You can purchase Olympic trampolines on the Internet, as it turns out. Professional-grade trampolines come in your regular, Olympic, and Australian varieties (the difference between the last two being that the Australian one flushes the other way, probably?) although the Chinese spotters are sold separately and your mother probably wouldn’t allow any of them in the backyard.
Wikipedia cites the earliest precursors of the trampoline as a European or possibly Inuit (Spain, Alaska, whatever) form of “quasi-judicial, mob-administered punishment” in which the offending party was bounced up in the air on a blanket. Which goes to show that if you had to get on the wrong side of a mob in medieval Europe (or the Pre-Columbian Yukon, either one), it was way better to do it when the mob was buzzed on fruity cocktails and could only find the springy blankets than when they they were in more of a rock-throwing mood. It also kind of begs the question of how many current Olympic sports were once vigilante activities, and why guillotining never made the cut.
Anyway, at some point the trampoline made its way out of the igloo and into the circus, where it may or may not have been invented by an artiste named Du Trampolin for the benefit of Mr. Kite (I am not making this up, go check Wikipedia for yourself). It was prominently featured in acrobatic acts called “bouncing beds,” which were probably exactly what they sound like. I’m not sure whether the misguided Victorian sense of the erotic led these acts to be filed under “titillating” or whether they were just hilarious, but what with one thing and another it is probably safe to say that this was where we got the cautionary tale of the Five Little Monkeys.
The modern trampoline was invented (anyone else notice that we’ve now invented the trampoline at least three times? Yeah.) by a couple of Iowan gymnasts named Nissen and Griswold in 1934. And from there it was pretty much a straight hop, skip and a jump into the rings of Olympic history. Actually it wasn’t, really, although both Nissen and Griswold were competitive tumblers who today would have formed the Trampoline Lobby and gotten the IOC to approve it immediately as critical to the preservation of ancient Inuit Mob Gymnastics. Instead, they used it to train tumblers and to make loads of money entertaining small children and terrifying mothers throughout Cedar Rapids. With the advent of World War II, and I swear I am not making this up, trampolines were used in the training of US Navy pilots for the following objectives which deserve to be directly quoted, and also a picture:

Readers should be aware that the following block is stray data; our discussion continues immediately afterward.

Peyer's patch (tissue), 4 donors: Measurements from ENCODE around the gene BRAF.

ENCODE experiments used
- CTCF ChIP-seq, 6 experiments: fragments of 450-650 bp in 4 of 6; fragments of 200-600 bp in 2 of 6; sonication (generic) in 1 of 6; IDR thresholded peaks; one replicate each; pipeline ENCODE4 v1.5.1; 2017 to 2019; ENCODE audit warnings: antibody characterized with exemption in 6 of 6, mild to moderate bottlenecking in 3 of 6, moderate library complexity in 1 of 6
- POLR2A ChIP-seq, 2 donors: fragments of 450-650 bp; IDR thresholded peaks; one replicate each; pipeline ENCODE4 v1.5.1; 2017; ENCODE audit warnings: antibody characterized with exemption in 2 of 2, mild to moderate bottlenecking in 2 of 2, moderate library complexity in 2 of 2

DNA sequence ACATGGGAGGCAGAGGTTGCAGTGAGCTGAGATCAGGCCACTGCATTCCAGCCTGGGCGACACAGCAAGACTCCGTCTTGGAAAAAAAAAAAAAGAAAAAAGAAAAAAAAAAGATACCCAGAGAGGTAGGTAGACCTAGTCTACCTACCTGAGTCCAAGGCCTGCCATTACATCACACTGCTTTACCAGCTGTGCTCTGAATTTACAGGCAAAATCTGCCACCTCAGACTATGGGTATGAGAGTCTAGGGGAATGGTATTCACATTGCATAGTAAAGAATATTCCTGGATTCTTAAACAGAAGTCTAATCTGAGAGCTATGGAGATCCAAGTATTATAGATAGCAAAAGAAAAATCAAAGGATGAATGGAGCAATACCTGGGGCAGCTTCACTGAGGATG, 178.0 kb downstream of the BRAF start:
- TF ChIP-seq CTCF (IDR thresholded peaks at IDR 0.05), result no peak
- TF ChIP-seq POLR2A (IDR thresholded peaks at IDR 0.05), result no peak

- Reduce fear of being upside down, of falling or revolving in midair.
- To afford practice in relocation after body revolutions and in sensing relocation while revolving in various positions.
- To learn balance and body control while in the air.
- To develop oneness with the plane.
- To acquire self-confidence in the air.
Clearly, it surpasses mortal understanding why a device that can simultaneously train tumblers, cause civil suit lawyers to lurk defensively at the edge of children’s birthday parties, provide wholesome and bouncy mob punishment fun for the whole family, AND “develop oneness with the plane” was not IMMEDIATELY adopted by the Olympics as the Best Sport Ever. By 1958, at least, competitive trampolining was well-established enough to create a brouhaha over rules and time limits in the NCAA regulations. It has had a fickle relationship with traditional (i.e. not descended from the mob) gymnastics over the years, until on a joyous New Year’s Day in 1999, the International Trampoline Federation voted to merge with the International Gymnastics Federation, paving the way for trampoline sports (trampoline, tumbling, and double-mini trampoline) to be included in the 2000 Sydney Games. The eight intervening years, of course, have been enough time for the Russians to think they were totally dominant and then tank, and for 60-pound Chinese girls to get good enough to kick everyone else’s ass. In case you were wondering: in the women’s trampoline competition tonight, Wenna He of China took gold, Karen Cockburn of Canada took silver, and Ekaterina Khilko of Uzbekistan (for serious) took bronze (and BOY was she happy about it). Not that there’s a good reason NOT to be happy about being the third best in the world at jumping up and down on a giant sproingy surface that makes you feel like you’re flying.
It does not get more Olympian than that.
http://www.wvtc.co.uk/ (also the picture of the shirtless, planeless WWII Navy pilot.) http://www.1800trampoline.com/index.asp?PageAction=VIEWCATS&Category=277
And of course, http://en.wikipedia.org/wiki/Trampoline